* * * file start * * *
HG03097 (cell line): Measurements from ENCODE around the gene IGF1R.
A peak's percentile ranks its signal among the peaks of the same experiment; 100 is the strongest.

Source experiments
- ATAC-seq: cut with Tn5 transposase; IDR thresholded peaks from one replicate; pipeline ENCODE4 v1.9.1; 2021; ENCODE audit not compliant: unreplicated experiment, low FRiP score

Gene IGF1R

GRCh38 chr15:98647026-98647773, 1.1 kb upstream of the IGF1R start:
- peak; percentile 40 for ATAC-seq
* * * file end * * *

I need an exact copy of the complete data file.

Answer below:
HG03097 (cell line): Measurements from ENCODE around the gene IGF1R.
A peak's percentile ranks its signal among the peaks of the same experiment; 100 is the strongest.

Source experiments
- ATAC-seq: cut with Tn5 transposase; IDR thresholded peaks from one replicate; pipeline ENCODE4 v1.9.1; 2021; ENCODE audit not compliant: unreplicated experiment, low FRiP score

Gene IGF1R

GRCh38 chr15:98647026-98647773, 1.1 kb upstream of the IGF1R start:
- peak; percentile 40 for ATAC-seq